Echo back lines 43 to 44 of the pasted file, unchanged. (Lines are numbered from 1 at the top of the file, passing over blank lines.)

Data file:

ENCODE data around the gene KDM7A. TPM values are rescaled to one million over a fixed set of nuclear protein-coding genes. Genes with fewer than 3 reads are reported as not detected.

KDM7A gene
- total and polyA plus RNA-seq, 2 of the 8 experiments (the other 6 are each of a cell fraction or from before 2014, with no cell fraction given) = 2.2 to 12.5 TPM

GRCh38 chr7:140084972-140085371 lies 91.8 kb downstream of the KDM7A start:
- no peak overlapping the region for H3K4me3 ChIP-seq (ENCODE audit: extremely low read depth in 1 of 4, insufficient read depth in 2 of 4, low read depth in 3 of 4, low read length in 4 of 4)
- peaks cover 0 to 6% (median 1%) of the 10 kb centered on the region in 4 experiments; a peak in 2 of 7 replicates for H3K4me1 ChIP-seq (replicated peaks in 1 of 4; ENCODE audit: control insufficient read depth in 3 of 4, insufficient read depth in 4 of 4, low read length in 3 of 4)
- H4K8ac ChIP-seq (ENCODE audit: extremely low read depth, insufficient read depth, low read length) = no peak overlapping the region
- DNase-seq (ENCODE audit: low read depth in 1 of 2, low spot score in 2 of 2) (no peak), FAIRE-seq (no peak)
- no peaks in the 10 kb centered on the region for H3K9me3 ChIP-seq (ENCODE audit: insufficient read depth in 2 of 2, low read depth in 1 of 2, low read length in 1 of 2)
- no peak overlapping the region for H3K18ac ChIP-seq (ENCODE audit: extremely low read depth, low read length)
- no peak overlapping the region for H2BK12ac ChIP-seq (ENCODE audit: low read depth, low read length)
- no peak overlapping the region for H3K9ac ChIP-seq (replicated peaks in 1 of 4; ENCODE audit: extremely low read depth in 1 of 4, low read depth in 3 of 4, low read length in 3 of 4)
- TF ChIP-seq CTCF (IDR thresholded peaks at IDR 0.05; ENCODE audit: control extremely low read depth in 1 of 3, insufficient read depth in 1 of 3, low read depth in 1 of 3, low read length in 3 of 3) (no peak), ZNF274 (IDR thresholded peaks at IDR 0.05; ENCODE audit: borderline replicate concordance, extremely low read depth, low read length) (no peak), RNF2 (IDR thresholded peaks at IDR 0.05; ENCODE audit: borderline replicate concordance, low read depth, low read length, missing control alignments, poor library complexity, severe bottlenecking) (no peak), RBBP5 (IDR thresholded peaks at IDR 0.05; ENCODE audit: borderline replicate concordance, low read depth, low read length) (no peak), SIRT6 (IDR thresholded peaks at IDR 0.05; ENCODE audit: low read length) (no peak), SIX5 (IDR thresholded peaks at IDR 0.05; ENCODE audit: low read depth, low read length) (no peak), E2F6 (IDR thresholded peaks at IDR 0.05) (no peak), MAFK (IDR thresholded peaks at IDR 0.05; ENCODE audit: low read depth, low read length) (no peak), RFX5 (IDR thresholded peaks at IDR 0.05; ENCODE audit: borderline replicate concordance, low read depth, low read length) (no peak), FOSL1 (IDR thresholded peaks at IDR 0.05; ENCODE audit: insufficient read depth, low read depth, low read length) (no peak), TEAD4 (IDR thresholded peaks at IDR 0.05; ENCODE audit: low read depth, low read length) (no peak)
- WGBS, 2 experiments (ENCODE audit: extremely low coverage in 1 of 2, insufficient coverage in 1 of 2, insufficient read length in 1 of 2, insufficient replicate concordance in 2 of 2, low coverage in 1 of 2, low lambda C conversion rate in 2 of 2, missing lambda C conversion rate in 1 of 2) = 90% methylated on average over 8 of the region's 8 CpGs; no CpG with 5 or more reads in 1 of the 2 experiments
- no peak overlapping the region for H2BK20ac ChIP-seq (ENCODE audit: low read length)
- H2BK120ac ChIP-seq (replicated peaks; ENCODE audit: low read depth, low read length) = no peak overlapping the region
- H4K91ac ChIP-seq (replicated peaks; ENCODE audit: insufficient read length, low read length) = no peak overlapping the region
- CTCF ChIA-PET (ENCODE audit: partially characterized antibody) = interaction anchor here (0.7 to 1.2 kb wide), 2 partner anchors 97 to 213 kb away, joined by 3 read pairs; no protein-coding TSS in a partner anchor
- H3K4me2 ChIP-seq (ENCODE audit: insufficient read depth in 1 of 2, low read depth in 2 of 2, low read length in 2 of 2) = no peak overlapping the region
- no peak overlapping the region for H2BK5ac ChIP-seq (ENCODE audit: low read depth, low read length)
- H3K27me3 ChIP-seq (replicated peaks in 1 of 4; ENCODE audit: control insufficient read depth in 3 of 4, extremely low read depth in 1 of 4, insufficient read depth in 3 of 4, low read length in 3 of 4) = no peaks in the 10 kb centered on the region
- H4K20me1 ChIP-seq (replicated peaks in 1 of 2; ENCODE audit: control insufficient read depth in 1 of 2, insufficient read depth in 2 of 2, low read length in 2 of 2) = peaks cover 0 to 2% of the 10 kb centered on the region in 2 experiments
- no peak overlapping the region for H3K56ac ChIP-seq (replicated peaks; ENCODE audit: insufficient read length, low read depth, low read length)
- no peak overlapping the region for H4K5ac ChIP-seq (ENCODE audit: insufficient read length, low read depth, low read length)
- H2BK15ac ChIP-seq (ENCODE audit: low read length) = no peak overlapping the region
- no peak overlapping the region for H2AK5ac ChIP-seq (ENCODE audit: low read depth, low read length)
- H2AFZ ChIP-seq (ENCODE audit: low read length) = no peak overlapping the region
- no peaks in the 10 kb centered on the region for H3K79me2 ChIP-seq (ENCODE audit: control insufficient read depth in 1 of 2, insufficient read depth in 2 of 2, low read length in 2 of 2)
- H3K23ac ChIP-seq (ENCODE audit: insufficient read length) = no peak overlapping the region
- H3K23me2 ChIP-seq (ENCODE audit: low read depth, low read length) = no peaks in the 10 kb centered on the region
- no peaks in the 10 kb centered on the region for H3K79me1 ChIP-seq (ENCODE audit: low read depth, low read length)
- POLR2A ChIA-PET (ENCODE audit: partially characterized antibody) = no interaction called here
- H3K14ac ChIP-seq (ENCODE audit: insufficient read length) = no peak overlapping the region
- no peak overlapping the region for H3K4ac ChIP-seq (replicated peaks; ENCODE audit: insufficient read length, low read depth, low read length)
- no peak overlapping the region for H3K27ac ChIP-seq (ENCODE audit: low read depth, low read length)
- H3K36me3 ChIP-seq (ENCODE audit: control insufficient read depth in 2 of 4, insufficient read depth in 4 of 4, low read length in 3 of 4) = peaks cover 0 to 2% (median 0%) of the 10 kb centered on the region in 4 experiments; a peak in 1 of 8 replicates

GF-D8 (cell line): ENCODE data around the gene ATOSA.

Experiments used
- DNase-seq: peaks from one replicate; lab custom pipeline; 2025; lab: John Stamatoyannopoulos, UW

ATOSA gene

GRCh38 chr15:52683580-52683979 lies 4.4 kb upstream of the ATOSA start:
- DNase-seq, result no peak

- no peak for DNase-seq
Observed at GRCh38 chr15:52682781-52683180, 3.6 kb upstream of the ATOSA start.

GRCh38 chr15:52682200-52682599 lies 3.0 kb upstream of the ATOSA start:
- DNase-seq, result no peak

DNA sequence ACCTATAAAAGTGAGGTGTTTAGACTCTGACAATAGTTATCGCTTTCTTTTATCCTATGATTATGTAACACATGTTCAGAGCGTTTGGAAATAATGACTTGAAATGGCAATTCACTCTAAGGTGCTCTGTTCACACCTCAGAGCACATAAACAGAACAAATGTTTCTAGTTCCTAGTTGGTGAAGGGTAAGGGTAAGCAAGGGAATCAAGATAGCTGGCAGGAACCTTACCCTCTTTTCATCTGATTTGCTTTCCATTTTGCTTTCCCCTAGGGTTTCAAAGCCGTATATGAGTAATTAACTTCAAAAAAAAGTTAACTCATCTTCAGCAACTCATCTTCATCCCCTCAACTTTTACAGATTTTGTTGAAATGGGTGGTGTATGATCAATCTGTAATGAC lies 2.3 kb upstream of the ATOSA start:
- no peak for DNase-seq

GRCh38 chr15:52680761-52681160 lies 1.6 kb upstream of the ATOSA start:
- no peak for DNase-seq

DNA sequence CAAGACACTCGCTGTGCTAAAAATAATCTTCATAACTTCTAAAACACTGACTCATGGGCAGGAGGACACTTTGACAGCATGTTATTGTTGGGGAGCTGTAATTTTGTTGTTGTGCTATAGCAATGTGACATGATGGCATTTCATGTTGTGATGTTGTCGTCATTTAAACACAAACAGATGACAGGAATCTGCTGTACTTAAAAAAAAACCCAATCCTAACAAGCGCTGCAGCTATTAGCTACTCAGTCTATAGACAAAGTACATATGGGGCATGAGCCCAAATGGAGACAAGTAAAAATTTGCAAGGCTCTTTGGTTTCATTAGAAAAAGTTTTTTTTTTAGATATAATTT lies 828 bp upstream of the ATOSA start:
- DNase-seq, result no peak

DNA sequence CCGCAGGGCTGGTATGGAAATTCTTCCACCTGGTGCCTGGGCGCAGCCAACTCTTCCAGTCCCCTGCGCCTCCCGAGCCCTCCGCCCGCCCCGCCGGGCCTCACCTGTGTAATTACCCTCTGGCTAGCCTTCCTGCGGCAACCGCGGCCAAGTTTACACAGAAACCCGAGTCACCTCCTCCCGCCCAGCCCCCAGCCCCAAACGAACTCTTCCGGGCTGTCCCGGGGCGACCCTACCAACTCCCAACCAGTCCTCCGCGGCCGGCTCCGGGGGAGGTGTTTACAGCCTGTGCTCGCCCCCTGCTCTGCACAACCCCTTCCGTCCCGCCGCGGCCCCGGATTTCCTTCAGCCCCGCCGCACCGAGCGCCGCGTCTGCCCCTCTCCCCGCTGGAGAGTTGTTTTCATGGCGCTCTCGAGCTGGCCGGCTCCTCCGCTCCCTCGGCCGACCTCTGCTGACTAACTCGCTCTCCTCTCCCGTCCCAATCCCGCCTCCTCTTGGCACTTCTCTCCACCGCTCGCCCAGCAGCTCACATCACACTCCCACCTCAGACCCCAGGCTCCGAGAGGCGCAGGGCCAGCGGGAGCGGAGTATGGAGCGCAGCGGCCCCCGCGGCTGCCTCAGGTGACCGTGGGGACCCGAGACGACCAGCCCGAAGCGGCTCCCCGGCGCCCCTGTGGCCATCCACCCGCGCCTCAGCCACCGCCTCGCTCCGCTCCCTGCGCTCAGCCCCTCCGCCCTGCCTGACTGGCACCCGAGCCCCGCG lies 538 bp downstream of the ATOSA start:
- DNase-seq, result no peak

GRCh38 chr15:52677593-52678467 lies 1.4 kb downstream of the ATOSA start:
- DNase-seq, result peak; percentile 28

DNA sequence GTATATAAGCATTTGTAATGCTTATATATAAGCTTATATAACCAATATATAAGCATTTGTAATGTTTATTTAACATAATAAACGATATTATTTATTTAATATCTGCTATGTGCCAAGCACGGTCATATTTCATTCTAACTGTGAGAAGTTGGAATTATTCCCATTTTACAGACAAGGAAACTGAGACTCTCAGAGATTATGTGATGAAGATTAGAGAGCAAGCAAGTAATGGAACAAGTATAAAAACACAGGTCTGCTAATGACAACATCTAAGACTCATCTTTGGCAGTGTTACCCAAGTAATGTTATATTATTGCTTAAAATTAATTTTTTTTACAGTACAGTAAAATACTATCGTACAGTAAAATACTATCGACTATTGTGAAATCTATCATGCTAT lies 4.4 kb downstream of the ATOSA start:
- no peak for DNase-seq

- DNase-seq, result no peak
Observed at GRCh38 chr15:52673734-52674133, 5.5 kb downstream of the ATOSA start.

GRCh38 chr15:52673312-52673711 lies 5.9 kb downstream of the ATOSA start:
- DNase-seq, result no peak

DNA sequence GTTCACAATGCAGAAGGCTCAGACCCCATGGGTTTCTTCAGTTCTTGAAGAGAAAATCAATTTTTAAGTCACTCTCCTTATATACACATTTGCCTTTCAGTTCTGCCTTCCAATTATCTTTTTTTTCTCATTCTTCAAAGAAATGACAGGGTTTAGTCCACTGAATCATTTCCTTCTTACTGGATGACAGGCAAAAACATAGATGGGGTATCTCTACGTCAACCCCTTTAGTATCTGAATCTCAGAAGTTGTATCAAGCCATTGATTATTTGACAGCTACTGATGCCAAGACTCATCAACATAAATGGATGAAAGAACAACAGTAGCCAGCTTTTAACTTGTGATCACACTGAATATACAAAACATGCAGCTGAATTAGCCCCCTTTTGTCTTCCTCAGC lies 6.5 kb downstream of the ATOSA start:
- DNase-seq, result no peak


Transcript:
- no peak for DNase-seq
Observed at GRCh38 chr15:52682781-52683180, 3.6 kb upstream of the ATOSA start.